V1: The recent announcement of Esri’s partner-level agreement to extend the reach of your imagery archive to the majority of GIS users is significant. This seems to be on the other scale as a non-enterprise move to reach the desktop level.
Tully: They serve a lot of different customers, and I think the arrangement with them gives them good content to use in their online products. We have some strategic plans that we haven’t yet disclosed that will help us get into other markets that we don’t serve all that well.
We’ve had a great relationship with Esri for years. They helped us build various aspects of our operation here, and we think of them as a good partner, and I think you’ll see more coming from that partnership in the future.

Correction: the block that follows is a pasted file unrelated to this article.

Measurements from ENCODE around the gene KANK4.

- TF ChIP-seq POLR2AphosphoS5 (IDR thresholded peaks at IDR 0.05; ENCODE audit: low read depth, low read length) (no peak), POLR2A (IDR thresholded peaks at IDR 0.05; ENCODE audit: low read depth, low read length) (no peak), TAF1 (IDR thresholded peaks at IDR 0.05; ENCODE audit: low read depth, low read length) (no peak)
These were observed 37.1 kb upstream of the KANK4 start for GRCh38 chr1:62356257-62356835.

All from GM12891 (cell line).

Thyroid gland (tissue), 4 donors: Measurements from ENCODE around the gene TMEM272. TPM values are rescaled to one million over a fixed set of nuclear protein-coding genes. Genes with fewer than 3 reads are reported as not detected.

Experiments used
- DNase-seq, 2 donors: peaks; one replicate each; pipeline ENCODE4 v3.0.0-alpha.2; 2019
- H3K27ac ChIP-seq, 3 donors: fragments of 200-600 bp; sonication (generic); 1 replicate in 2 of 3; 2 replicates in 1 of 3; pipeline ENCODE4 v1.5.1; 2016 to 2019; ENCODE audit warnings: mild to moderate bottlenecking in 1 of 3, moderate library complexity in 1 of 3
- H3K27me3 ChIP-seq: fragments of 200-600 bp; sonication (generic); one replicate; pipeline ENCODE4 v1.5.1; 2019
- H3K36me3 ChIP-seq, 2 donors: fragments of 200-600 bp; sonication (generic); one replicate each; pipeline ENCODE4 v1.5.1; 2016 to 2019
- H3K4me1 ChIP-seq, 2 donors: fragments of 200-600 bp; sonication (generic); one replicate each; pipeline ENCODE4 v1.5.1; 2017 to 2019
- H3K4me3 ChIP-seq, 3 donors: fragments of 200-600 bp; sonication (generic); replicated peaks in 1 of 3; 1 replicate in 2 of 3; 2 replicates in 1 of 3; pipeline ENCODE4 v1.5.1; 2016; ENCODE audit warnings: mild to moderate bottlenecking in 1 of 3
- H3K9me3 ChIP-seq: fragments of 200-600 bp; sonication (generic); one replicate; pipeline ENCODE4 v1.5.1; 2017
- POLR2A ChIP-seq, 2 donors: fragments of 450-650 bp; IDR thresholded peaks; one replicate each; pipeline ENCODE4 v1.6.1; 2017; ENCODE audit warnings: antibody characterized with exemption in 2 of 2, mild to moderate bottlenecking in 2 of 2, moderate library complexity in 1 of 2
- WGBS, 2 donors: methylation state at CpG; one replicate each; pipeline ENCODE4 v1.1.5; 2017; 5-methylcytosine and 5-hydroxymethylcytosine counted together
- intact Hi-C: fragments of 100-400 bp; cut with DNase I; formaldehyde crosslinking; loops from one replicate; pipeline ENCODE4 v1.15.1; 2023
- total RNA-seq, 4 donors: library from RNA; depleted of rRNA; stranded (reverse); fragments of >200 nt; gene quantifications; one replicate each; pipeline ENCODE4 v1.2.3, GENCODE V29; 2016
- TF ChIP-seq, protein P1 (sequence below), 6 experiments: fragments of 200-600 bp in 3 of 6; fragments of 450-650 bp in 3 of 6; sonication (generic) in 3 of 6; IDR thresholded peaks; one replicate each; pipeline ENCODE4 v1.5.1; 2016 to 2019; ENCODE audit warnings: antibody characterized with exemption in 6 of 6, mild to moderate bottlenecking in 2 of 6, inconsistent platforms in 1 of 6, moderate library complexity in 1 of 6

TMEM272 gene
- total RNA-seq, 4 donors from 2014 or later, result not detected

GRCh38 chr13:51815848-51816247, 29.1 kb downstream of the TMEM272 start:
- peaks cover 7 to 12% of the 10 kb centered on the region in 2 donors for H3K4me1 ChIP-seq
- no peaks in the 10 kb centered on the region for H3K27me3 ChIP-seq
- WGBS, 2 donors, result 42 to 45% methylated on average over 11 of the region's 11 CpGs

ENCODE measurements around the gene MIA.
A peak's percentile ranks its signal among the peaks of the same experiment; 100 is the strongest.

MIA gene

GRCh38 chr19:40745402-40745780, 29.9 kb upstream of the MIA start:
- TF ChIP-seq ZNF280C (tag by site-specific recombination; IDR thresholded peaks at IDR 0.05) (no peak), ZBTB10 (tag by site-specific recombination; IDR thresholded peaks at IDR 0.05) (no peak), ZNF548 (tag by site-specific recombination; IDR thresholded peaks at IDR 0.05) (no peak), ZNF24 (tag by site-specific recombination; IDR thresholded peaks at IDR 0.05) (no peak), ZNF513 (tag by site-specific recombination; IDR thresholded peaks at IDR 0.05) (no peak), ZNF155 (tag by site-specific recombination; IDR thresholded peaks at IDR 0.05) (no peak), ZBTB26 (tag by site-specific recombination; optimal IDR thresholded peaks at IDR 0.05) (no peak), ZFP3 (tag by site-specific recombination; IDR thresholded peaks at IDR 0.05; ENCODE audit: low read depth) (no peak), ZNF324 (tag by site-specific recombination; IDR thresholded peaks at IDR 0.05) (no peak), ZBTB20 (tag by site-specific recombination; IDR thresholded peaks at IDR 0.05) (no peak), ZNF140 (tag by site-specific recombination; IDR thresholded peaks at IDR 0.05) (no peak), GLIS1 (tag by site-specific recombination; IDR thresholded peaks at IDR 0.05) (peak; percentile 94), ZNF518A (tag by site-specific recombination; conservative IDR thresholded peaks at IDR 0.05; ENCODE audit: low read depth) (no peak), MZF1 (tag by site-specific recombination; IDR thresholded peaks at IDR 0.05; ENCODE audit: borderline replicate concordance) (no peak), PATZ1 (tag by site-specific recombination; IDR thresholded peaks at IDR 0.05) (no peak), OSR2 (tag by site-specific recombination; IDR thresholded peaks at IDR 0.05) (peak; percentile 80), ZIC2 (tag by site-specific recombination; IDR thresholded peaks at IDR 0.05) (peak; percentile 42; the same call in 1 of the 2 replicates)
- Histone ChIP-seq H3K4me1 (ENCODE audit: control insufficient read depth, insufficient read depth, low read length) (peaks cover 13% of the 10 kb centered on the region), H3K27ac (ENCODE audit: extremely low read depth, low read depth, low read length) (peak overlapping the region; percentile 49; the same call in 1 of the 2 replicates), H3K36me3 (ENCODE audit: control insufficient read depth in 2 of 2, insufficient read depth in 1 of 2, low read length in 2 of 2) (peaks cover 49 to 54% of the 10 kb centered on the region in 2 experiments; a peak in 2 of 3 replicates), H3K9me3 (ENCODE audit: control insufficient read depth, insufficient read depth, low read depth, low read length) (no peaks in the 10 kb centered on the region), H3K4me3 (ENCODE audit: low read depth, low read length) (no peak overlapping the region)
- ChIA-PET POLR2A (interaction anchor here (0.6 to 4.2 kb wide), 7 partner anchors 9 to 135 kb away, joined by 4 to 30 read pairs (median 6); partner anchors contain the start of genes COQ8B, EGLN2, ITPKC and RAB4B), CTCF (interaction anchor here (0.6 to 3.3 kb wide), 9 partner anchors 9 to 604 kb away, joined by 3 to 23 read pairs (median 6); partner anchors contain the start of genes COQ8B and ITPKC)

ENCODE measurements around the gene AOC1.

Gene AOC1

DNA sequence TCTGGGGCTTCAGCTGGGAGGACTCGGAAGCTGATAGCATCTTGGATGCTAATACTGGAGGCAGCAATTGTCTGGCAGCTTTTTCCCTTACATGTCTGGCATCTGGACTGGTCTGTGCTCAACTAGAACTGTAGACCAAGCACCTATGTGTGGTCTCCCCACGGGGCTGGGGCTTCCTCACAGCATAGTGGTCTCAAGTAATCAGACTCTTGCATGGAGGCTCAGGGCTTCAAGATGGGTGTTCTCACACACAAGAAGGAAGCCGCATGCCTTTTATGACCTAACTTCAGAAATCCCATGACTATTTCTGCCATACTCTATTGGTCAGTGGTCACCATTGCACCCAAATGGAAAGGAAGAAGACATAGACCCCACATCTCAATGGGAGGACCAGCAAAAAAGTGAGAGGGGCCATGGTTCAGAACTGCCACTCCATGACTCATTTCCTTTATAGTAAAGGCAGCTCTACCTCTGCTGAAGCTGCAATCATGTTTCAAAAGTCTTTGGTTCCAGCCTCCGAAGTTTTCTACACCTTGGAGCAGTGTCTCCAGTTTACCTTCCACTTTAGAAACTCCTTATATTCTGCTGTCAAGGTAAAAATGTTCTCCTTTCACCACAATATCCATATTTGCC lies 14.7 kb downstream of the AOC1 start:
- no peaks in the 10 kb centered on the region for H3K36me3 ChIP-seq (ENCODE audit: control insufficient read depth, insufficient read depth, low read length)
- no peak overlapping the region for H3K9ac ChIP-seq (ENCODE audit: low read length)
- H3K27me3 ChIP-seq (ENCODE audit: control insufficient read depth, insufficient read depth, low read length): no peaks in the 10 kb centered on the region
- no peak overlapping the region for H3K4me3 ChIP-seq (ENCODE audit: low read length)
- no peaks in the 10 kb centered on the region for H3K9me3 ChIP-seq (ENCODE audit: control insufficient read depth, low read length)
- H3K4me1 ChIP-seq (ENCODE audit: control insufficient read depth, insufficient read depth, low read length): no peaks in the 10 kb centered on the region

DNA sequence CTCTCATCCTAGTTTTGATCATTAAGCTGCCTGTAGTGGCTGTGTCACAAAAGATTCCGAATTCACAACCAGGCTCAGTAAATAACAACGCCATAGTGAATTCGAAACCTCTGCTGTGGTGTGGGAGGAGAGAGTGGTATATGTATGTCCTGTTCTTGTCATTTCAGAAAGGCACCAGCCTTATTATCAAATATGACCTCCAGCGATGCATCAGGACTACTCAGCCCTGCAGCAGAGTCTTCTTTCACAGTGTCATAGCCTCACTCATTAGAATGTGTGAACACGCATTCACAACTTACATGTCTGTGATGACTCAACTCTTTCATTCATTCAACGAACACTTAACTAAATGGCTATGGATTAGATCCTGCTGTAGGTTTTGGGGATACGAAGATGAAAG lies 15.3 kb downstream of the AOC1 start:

V1: That web delivery piece was mentioned with your NGA award, with the new EyeQ online platform, and with the partnership with Esri. It seems that web delivery is central to a lot of your strategy.
Tully: One of the interesting things that we picked up as part of SPADAC acquisition were some product capabilities that are being integrated with our EyeQ platform. To a large degree, all these things help us provide better value to our customers.
If you are providing pixels to people, when you think about climbing up the value chain, everything that we do that aids that higher level decision making adds value to our offering. We’ll do everything we can to help our customers gain access to products and tools that support their business decision making or help them gain insight from situational analysis, and we’ll continue to invest in them.